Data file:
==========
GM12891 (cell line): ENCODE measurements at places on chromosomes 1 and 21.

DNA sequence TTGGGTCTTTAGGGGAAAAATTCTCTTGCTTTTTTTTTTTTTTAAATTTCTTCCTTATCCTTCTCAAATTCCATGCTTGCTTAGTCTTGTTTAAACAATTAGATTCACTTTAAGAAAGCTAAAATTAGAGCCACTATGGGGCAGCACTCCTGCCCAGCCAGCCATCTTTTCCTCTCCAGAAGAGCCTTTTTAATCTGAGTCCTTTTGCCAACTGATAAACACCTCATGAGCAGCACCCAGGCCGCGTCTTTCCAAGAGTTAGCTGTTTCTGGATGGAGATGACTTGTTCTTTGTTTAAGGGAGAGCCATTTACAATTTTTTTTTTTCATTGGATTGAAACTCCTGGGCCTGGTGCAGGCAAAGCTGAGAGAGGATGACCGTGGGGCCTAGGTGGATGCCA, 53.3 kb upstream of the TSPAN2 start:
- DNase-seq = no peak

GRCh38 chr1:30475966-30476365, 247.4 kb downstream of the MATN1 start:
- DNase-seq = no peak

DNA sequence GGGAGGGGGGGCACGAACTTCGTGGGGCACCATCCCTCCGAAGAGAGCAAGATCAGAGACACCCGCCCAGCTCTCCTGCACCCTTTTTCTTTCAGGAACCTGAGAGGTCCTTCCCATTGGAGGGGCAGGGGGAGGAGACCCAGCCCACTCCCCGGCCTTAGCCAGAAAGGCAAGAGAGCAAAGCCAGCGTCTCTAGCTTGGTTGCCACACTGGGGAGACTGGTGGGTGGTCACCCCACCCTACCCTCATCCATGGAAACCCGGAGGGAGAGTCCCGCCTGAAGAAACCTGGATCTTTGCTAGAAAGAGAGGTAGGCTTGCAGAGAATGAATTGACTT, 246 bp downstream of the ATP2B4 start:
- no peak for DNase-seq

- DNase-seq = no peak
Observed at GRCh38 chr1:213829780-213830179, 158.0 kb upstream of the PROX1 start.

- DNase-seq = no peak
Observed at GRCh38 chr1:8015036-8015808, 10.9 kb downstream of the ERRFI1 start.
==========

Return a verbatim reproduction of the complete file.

GM12891 (cell line): ENCODE measurements at places on chromosomes 1 and 21.

DNA sequence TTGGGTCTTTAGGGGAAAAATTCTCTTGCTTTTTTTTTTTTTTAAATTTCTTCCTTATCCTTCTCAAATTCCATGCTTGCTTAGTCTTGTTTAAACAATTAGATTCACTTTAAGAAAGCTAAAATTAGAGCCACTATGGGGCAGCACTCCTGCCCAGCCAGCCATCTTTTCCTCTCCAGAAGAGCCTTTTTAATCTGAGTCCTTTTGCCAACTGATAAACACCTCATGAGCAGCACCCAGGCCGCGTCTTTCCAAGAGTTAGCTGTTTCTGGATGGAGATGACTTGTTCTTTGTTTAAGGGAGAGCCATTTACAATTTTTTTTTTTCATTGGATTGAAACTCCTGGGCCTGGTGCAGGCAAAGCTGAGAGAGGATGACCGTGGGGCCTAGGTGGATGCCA, 53.3 kb upstream of the TSPAN2 start:
- DNase-seq = no peak

GRCh38 chr1:30475966-30476365, 247.4 kb downstream of the MATN1 start:
- DNase-seq = no peak

DNA sequence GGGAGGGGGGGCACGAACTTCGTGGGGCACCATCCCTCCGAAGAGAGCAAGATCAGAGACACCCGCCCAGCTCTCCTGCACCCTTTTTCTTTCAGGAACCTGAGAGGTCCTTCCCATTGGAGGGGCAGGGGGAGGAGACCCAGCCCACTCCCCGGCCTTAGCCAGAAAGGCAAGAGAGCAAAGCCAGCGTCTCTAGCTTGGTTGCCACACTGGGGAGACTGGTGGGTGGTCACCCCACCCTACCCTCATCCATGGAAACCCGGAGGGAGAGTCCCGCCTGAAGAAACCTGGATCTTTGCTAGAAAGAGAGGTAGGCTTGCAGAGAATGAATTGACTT, 246 bp downstream of the ATP2B4 start:
- no peak for DNase-seq

- DNase-seq = no peak
Observed at GRCh38 chr1:213829780-213830179, 158.0 kb upstream of the PROX1 start.

- DNase-seq = no peak
Observed at GRCh38 chr1:8015036-8015808, 10.9 kb downstream of the ERRFI1 start.